GEORGE NEGUS: Are you talking about actually some sort of movement to eliminate not the Pope personally, but the whole idea of a pope and the Vatican and infallibility and these sorts of things?

FATHER TOM DOYLE: We need infallibility about as much as a duck hunter needs an accordion. But I would say that what's necessary is not so much the Pope or the Vatican itself, it's how they do business - it's how they see themselves. They see themselves as some sort of an elite that's better than everyone, above everyone, and they're engulfed in secrecy and mystery and everything else. And the Church is a community of people


FATHER TOM DOYLE: and there should be complete openness in the concept that they're serving, not running.

GEORGE NEGUS: The Pope has made an apology of sorts in the Irish situation. There are cases in the courts as we speak, people talking about inquiries internally, etc. But could you react to this statement for me, Tom? This is from the Vatican Secretary of State in Rome. "The Church still enjoys great confidence on the part of the faithful, it's just that someone is trying to undermine that, but the Church has special help from above." Now, isn't that a suggestion that God actually approves of what's been going on, including the child sex abuse?

FATHER TOM DOYLE: That's a nonsensical statement. First off, to presume that they have all this support and backing, who are they talking to - each other? These men are completely out of touch with reality and they've been out of touch - they only talk to one another. Secondly, to claim that God approves this, that's heresy. The statement itself is very offensive.

GEORGE NEGUS: But that's the Vatican! That's a statement from the Vatican. If I could interrupt you there, Tom - that's actually an official Vatican spokesman saying that the Church gets special help from above. Big call!

FATHER TOM DOYLE: I know - I realise who said it - and I think that's very presumptuous because the Church is the people, it's not just them. Maybe 'above' is helping the victims and their supporters to bring accountability - maybe that's where the help is coming from. So, it's a turkey shoot - you know, you throw it up and "Whose side is God on?" I don't think that's the point at all. The point is - what is right and what is wrong? Hiding the abuse of children is wrong, period.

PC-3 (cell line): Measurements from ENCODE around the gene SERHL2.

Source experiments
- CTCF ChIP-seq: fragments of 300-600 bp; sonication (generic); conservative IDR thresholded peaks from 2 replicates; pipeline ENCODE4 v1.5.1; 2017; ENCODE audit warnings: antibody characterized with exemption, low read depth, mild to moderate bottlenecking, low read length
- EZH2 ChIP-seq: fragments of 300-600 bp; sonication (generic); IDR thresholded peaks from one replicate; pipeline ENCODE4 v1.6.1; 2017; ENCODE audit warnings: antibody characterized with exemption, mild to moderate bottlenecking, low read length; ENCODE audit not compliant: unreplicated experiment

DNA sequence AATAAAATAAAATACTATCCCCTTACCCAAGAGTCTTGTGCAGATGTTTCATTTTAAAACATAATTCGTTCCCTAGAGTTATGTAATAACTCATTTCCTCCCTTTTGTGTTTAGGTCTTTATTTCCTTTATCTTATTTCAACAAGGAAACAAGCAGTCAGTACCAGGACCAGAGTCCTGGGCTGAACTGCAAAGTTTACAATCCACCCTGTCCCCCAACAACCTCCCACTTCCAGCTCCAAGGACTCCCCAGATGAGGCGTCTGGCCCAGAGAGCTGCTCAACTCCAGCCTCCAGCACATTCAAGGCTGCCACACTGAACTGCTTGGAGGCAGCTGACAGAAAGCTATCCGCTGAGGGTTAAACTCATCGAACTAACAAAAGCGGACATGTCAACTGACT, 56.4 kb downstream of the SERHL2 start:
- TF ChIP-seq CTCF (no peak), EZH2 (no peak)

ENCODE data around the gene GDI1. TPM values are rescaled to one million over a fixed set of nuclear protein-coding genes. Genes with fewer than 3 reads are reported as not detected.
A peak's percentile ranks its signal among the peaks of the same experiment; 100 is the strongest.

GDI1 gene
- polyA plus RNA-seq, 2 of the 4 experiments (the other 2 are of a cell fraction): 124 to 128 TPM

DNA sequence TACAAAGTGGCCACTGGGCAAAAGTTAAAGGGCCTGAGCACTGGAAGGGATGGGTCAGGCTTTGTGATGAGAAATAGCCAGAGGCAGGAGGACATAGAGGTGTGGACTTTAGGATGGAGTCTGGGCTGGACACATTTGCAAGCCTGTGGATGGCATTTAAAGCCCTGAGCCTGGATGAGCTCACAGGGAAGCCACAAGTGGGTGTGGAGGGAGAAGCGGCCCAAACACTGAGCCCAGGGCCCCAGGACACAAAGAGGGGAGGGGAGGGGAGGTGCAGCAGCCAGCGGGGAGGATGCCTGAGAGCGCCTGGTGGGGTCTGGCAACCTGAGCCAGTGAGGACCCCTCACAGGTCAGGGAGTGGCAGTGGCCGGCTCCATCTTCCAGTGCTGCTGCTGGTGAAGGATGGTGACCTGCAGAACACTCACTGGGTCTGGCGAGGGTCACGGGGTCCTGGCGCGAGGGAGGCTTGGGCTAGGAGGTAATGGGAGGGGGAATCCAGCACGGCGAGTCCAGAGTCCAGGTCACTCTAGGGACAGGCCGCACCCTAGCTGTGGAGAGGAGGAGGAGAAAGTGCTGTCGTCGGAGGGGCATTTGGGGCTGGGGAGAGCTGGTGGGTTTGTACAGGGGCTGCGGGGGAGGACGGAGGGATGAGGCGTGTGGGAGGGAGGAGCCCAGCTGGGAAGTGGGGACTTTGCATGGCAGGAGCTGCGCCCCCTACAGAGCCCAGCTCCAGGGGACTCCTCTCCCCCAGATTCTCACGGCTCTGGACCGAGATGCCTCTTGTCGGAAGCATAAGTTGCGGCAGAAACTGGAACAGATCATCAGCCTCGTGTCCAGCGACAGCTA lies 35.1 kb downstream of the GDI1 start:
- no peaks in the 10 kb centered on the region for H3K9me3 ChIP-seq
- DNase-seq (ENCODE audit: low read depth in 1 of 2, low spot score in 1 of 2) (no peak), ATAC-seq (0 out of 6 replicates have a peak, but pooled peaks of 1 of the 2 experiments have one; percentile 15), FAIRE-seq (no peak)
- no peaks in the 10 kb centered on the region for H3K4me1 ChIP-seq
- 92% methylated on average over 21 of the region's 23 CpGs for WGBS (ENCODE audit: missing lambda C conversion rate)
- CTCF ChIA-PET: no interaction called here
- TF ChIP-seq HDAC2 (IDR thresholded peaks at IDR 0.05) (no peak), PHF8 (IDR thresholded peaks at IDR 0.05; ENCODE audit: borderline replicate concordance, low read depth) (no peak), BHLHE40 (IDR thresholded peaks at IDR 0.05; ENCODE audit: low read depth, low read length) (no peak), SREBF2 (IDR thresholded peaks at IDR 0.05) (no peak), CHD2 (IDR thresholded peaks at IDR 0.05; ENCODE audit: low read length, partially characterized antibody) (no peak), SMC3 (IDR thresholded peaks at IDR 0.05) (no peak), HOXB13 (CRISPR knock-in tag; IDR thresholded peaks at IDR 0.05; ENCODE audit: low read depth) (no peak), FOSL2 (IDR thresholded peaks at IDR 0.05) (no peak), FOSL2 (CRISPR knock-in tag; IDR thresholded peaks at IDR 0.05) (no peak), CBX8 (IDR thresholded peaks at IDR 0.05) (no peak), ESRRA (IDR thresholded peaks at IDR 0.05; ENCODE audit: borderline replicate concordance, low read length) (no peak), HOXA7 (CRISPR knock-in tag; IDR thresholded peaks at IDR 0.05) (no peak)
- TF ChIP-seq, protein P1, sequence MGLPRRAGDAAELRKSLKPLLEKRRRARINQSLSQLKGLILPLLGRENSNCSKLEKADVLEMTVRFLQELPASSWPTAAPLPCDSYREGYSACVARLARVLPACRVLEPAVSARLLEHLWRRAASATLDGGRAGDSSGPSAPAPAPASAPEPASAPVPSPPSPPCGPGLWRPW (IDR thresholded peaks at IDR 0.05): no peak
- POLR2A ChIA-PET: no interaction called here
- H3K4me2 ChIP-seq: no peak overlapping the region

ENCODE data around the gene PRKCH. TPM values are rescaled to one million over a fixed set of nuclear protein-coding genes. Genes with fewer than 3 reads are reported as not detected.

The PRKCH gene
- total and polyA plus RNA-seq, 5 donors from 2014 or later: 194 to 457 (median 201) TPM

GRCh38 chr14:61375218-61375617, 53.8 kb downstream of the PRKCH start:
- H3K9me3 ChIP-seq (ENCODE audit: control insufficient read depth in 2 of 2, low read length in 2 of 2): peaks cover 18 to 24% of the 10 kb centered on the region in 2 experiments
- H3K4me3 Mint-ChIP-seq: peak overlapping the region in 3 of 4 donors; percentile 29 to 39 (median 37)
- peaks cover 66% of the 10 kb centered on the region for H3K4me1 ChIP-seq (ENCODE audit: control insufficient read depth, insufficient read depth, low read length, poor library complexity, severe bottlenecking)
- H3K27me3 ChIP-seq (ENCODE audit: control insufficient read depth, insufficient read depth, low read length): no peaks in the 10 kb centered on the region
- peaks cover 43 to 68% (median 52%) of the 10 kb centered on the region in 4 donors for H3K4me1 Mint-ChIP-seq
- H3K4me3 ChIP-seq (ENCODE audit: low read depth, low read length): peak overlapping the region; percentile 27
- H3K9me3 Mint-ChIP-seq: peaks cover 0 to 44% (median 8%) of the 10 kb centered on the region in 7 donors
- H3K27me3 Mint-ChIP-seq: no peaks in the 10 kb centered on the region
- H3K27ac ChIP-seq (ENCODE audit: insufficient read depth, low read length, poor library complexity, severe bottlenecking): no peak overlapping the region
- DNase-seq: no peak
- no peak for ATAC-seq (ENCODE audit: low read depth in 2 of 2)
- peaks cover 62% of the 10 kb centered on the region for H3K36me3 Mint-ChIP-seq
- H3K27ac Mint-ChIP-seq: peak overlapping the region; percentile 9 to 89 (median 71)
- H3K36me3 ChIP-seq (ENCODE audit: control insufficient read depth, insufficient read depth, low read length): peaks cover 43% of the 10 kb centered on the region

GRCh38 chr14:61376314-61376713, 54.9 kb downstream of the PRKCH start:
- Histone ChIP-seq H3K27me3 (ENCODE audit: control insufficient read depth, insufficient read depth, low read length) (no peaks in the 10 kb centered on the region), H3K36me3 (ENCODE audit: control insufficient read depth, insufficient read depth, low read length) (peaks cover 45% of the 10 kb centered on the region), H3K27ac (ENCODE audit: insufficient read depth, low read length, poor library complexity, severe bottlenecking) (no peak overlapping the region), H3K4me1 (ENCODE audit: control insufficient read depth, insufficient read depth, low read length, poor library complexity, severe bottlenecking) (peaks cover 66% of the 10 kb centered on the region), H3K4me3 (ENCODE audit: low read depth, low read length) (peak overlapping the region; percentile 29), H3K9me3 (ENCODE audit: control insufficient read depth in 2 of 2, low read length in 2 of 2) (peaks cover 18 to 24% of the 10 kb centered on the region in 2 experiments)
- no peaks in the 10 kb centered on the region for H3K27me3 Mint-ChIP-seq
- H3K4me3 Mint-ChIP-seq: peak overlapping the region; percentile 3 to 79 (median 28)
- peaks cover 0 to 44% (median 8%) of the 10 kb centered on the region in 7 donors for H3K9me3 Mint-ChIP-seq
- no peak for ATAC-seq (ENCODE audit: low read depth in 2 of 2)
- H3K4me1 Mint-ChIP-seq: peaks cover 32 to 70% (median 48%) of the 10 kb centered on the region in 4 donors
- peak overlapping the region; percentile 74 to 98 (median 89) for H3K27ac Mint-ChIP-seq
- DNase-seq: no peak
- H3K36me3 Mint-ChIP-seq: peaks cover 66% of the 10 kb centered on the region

GEORGE NEGUS: Can we raise the thorny subject of celibacy and how much that is an issue in this whole situation, because to non-Catholics it certainly is an issue that maybe celibacy is at the bottom of all of this, that it's the sort of behaviour that, if you like, leads to paedophilia and child sex abuse, etc.

FATHER TOM DOYLE: There's a lot of misunderstanding about celibacy and I have to say that being a celibate priest, being celibate, does not turn you into a sexually dysfunctional man - it doesn't make you a paedophile or a pervert or something of that nature. But the relationship of mandatory celibacy to this issue is much more complex and it's this, I believe, or part of it - that celibacy, the preparation for celibacy, the training and to convince a man that celibacy is acceptable, means you have to convince him that there's something secondary in importance about relationships, about marriage, about women and about family. Celibacy also has depended in the past on a very distorted notion of human sexuality - that it's something you can take and put it outside of yourself, turn it on and turn it off. And so what you had was men growing up with this incredible fear - any sexual thought, anything, was a mortal sin and you'd go to Hell - which is fairly unrealistic and it's certainly not very reflective of what a human being is.

GEORGE NEGUS: It sounds like you're saying if the Church has a close look at itself in the way you're suggesting it has to almost pull the whole institution apart and start all over again.

FATHER TOM DOYLE: Well, I think there are a lot of things that they should take a close look at - celibacy being one of them. They're deathly afraid to look at the women priests issue because they claim that Jesus Christ only ordained men. Well, that's a long short there - to presume that Christ had an ordination ceremony at the Last Supper, you know, that's a bit of a stretch.

GEORGE NEGUS: It's a new version of history, that's for sure.

FATHER TOM DOYLE: Well, definitely a new version of history.

GEORGE NEGUS: People are asking questions like, "Will we see priests and bishops end up in jail as a result of this?" "Will we see the Pope having to consider resignation?" But you've actually said, "Punishing the perpetrators is completely missing the forest standing behind the trees. The clerical culture entwined with the institution needs to be fearlessly examined and dismantled as we know it." Isn't that more-or-less what I was saying before - knocking the whole edifice down and rebuilding? You're questioning almost the very basis of Catholicism.

FATHER TOM DOYLE: It's unfortunate that it takes this type of destruction to move it towards change, but that's what has to happen, I believe. I'm not one anymore to mince words and be diplomatic and fart around with this. I mean, this is it. I've spent 25 years talking to people who've been ruined because of this stuff, and you know, the whole damn thing, they ought to sell the Vatican to the Mormons or to Disney or something and go out and start all over again.

GEORGE NEGUS: Tom Doyle, it's great to talk to you - fascinating, actually - and we'll stay in touch. Thanks again.

FATHER TOM DOYLE: Great. Thank you.

GEORGE NEGUS:  Other than that, the mild-mannered Father Tom Doyle has nothing to say on an issue that's clearly not about to suddenly disappear off the Catholic Church's agenda.